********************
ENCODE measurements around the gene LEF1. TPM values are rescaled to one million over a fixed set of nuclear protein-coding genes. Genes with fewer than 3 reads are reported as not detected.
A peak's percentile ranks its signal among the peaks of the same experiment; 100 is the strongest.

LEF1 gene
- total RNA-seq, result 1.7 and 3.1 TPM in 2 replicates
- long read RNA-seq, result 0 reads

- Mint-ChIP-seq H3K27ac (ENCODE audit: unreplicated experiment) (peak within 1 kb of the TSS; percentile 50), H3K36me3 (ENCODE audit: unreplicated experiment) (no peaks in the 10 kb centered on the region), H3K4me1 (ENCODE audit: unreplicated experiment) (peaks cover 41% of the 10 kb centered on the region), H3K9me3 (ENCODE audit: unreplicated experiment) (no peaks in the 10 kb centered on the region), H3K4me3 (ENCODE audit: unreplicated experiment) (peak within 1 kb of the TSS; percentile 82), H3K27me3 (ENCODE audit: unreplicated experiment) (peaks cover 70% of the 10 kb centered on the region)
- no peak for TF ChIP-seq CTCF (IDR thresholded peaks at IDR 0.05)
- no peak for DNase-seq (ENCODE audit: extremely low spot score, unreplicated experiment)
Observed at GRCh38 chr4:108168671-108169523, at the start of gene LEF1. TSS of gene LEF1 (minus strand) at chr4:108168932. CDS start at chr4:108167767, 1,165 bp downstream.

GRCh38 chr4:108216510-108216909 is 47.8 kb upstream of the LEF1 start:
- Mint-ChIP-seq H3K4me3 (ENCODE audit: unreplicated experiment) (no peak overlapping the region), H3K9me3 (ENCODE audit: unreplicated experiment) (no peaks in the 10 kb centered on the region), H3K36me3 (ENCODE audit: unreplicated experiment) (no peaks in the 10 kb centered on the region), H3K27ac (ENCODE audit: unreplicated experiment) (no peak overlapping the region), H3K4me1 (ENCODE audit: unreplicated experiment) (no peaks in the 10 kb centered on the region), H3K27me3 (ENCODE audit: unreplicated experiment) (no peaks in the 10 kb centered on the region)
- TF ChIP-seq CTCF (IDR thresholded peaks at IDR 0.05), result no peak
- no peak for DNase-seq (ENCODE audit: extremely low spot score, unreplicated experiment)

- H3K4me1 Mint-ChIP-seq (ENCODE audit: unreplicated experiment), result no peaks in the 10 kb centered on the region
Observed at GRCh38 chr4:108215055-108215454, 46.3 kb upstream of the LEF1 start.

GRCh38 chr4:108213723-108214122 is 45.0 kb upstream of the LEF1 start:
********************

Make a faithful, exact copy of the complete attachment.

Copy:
ENCODE measurements around the gene LEF1. TPM values are rescaled to one million over a fixed set of nuclear protein-coding genes. Genes with fewer than 3 reads are reported as not detected.
A peak's percentile ranks its signal among the peaks of the same experiment; 100 is the strongest.

LEF1 gene
- total RNA-seq, result 1.7 and 3.1 TPM in 2 replicates
- long read RNA-seq, result 0 reads

- Mint-ChIP-seq H3K27ac (ENCODE audit: unreplicated experiment) (peak within 1 kb of the TSS; percentile 50), H3K36me3 (ENCODE audit: unreplicated experiment) (no peaks in the 10 kb centered on the region), H3K4me1 (ENCODE audit: unreplicated experiment) (peaks cover 41% of the 10 kb centered on the region), H3K9me3 (ENCODE audit: unreplicated experiment) (no peaks in the 10 kb centered on the region), H3K4me3 (ENCODE audit: unreplicated experiment) (peak within 1 kb of the TSS; percentile 82), H3K27me3 (ENCODE audit: unreplicated experiment) (peaks cover 70% of the 10 kb centered on the region)
- no peak for TF ChIP-seq CTCF (IDR thresholded peaks at IDR 0.05)
- no peak for DNase-seq (ENCODE audit: extremely low spot score, unreplicated experiment)
Observed at GRCh38 chr4:108168671-108169523, at the start of gene LEF1. TSS of gene LEF1 (minus strand) at chr4:108168932. CDS start at chr4:108167767, 1,165 bp downstream.

GRCh38 chr4:108216510-108216909 is 47.8 kb upstream of the LEF1 start:
- Mint-ChIP-seq H3K4me3 (ENCODE audit: unreplicated experiment) (no peak overlapping the region), H3K9me3 (ENCODE audit: unreplicated experiment) (no peaks in the 10 kb centered on the region), H3K36me3 (ENCODE audit: unreplicated experiment) (no peaks in the 10 kb centered on the region), H3K27ac (ENCODE audit: unreplicated experiment) (no peak overlapping the region), H3K4me1 (ENCODE audit: unreplicated experiment) (no peaks in the 10 kb centered on the region), H3K27me3 (ENCODE audit: unreplicated experiment) (no peaks in the 10 kb centered on the region)
- TF ChIP-seq CTCF (IDR thresholded peaks at IDR 0.05), result no peak
- no peak for DNase-seq (ENCODE audit: extremely low spot score, unreplicated experiment)

- H3K4me1 Mint-ChIP-seq (ENCODE audit: unreplicated experiment), result no peaks in the 10 kb centered on the region
Observed at GRCh38 chr4:108215055-108215454, 46.3 kb upstream of the LEF1 start.

GRCh38 chr4:108213723-108214122 is 45.0 kb upstream of the LEF1 start: